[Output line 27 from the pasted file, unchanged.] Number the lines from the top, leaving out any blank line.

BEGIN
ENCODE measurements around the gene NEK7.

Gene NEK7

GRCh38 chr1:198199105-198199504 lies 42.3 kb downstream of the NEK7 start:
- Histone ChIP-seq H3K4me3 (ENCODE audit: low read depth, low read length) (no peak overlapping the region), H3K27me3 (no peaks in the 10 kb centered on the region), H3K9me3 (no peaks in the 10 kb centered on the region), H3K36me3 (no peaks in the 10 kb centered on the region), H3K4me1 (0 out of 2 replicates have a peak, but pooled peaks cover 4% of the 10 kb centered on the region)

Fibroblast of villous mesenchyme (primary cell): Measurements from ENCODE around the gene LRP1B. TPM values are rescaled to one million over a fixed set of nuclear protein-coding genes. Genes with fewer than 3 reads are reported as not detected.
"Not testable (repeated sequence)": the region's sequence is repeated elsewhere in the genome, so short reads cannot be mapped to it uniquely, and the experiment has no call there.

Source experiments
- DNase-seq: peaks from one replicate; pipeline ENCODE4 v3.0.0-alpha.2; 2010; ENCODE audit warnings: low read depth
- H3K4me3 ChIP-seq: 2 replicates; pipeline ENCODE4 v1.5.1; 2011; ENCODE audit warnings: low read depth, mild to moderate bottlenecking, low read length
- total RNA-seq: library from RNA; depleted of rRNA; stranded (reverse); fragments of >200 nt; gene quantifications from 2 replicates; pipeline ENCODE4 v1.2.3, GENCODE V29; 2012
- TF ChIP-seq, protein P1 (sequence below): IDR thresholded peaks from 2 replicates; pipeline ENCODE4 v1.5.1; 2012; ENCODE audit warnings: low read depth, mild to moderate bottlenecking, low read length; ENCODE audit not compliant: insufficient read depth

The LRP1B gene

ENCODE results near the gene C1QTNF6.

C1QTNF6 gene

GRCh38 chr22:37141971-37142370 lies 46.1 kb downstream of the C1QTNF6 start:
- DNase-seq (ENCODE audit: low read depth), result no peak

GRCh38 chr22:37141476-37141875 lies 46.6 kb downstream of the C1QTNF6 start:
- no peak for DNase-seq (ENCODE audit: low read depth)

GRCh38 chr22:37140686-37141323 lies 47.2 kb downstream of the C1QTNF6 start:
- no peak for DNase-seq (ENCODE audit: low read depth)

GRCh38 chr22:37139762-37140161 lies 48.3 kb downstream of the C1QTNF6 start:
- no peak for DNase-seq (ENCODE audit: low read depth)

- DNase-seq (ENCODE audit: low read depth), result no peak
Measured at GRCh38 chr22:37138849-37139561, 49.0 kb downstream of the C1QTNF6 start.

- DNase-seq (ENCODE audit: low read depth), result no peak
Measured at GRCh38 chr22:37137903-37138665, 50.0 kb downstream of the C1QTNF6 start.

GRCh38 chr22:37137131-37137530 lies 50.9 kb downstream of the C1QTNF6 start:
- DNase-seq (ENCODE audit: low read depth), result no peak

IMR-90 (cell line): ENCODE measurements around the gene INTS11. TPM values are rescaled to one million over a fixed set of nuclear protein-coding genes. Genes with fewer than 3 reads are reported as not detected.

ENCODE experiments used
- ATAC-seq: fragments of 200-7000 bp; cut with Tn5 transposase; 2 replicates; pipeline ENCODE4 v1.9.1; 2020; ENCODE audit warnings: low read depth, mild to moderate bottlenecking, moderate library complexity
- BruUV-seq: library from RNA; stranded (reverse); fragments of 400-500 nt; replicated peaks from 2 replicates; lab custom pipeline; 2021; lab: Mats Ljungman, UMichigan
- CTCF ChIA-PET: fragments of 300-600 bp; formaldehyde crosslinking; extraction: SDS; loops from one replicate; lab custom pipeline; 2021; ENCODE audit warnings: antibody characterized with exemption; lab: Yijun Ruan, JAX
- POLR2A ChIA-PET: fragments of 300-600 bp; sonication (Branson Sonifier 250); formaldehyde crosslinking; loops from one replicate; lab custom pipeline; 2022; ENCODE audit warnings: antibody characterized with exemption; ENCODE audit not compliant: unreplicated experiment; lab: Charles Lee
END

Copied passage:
GRCh38 chr22:37137131-37137530 lies 50.9 kb downstream of the C1QTNF6 start: